7, December 2023
Gabon’s military leader, General Brice Clotaire Oligui Nguema, visited Cameroon on Wednesday, asking central African states to lift economic sanctions on his country before the 2025 elections.
When Nguema ousted President Ali Bongo Ondimba in a bloodless coup on August 30, economic sanctions were imposed on the country by CEMAC, the six-nation Central Africa Economic and Monetary Community, which condemned the unconstitutional power shift and suspended Gabon.
Nguema said Wednesday that he and Cameroonian President Paul Biya discussed the possibility of lifting economic sanctions before he transfers power to constitutional rule in October 2025. Nguema said he took power to save Gabon from a long rule that ruined the country, and he wants to ensure order is brought back to Gabon before handing power to civilians.
Nguema’s visit to Cameroon ended a tour that has taken him to Chad, the Central African Republic, Equatorial Guinea and the Republic of Congo since he seized power in August.
Jean Rene Oba, an international affairs lecturer at Omar Bongo University in Gabon, said Nguema has been able to convince central African leaders that a military coup was necessary to save Gabon from the Bongo family’s long and autocratic rule that impoverished civilians and created political and ethnic tensions.
“The president of the transition, Brice Clotaire Oligui Nguema, is totally mindful of the reality that here is no single country on earth that can live in its own bubble in the 21st century, so he started a campaign explaining the legitimacy of the action he took on behalf of the Gabonese people and I think the arguments that he has been making are very powerful and that is why we could see he is so welcomed and understood,” Oba said.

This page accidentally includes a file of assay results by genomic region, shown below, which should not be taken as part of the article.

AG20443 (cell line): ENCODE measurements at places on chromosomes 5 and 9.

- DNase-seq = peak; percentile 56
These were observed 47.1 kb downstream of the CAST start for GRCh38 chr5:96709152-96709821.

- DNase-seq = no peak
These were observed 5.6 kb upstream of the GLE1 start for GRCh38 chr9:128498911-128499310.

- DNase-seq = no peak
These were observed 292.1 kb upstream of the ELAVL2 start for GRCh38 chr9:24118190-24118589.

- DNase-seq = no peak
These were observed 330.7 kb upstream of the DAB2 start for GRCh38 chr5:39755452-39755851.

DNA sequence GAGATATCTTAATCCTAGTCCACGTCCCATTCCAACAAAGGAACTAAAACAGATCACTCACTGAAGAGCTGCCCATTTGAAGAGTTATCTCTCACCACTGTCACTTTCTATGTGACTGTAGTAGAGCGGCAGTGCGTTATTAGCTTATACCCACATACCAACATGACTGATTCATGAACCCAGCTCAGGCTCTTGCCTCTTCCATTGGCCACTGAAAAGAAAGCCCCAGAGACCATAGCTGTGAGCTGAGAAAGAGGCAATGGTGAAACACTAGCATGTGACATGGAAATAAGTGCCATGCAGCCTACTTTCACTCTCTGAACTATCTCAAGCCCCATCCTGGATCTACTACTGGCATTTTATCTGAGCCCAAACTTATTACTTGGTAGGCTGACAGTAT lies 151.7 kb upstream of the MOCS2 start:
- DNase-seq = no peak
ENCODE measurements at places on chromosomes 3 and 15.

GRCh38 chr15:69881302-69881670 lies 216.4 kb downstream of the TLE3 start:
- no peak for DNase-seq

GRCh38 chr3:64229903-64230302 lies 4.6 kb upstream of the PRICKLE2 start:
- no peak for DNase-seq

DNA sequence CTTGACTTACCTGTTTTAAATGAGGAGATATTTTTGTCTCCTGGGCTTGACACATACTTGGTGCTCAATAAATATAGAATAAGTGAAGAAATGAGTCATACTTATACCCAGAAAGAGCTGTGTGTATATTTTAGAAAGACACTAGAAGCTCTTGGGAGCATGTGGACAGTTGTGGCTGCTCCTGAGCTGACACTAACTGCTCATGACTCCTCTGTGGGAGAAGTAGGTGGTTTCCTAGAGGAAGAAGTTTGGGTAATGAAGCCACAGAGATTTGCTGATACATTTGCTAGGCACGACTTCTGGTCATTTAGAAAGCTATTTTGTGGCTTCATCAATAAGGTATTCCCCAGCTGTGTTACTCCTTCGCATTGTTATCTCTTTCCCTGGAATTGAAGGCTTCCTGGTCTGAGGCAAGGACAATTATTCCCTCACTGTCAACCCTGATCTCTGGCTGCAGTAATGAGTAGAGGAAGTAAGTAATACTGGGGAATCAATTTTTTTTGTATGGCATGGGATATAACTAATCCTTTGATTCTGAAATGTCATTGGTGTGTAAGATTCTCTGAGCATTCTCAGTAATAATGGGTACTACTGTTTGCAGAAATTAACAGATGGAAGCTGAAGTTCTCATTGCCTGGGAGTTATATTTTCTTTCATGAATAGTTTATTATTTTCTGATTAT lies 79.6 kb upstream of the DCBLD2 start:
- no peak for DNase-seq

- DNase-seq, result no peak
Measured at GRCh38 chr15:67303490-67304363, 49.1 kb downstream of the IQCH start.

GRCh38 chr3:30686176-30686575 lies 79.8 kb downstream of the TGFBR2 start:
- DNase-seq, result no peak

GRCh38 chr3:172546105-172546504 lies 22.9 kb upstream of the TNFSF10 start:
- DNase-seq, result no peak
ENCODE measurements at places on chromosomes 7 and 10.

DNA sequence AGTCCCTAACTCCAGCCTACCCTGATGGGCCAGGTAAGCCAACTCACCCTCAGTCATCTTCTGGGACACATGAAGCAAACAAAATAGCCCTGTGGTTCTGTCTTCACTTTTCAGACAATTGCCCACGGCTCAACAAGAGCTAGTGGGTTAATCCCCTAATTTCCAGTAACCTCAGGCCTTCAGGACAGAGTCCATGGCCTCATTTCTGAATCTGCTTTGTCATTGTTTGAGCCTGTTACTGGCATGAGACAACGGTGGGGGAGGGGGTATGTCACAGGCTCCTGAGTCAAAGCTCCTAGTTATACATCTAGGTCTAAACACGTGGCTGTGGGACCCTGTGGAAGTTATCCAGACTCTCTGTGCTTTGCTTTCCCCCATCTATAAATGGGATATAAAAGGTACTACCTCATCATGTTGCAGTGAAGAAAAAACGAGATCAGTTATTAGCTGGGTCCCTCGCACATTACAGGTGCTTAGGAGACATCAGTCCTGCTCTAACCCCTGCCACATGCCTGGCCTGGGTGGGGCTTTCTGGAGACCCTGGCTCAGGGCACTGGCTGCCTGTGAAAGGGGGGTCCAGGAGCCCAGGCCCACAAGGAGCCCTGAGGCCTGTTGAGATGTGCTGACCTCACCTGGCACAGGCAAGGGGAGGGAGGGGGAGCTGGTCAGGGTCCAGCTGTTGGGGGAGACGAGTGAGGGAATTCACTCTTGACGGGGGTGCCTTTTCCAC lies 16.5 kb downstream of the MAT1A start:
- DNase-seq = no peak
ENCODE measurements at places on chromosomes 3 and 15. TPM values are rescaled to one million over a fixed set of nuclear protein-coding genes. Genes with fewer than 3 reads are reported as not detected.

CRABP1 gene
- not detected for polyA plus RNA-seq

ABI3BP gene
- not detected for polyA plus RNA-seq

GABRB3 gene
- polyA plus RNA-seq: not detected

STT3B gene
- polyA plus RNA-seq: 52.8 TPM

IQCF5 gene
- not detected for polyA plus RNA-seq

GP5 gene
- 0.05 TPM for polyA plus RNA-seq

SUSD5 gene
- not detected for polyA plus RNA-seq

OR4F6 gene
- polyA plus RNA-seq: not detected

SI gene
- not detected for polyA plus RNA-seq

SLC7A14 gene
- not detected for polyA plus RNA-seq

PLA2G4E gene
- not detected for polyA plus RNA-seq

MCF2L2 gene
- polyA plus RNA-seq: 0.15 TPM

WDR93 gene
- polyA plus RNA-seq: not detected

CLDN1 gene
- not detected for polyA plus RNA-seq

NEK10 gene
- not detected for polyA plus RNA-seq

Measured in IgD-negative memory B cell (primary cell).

Nguema told several hundred Gabon civilians in Yaounde that he seized power to improve living conditions in their oil-producing nation because its citizens remained poor during the 56-year reign of Ali Bongo Ondimba and his father, Omar Bongo Ondimba.
Gabon’s military ruler reiterated that he would hold elections in August 2025.
He said a new constitution that is being prepared would be presented to all citizens in October 2024 and a referendum on its adoption would be held that same year.
Before the elections, Gabon’s military junta says it will fight corruption, accelerate economic reforms, ensure sustainable economic development, restore stability and revise the electoral code.
Georges Mpaga, president of Gabon’s Network of Free Society Organizations for Good Governance, said Nguema’s insistence on executing so many projects looks like a plan to hold onto power.
Mpaga said Nguema should give priority to Gabon’s supreme interest, which as of now is the quest for a return to constitutional order. He said Nguema should make sure Gabon has a constitution which grants and limits powers of government officials, and paves the way for democratic, credible, fair and transparent elections that meet international norms and standards.
Nguema said he will keep his pledge to hand over power to civilians and that he will never betray the confidence entrusted upon him by his country’s civilians and military, as well as a majority of political parties and civil society groups.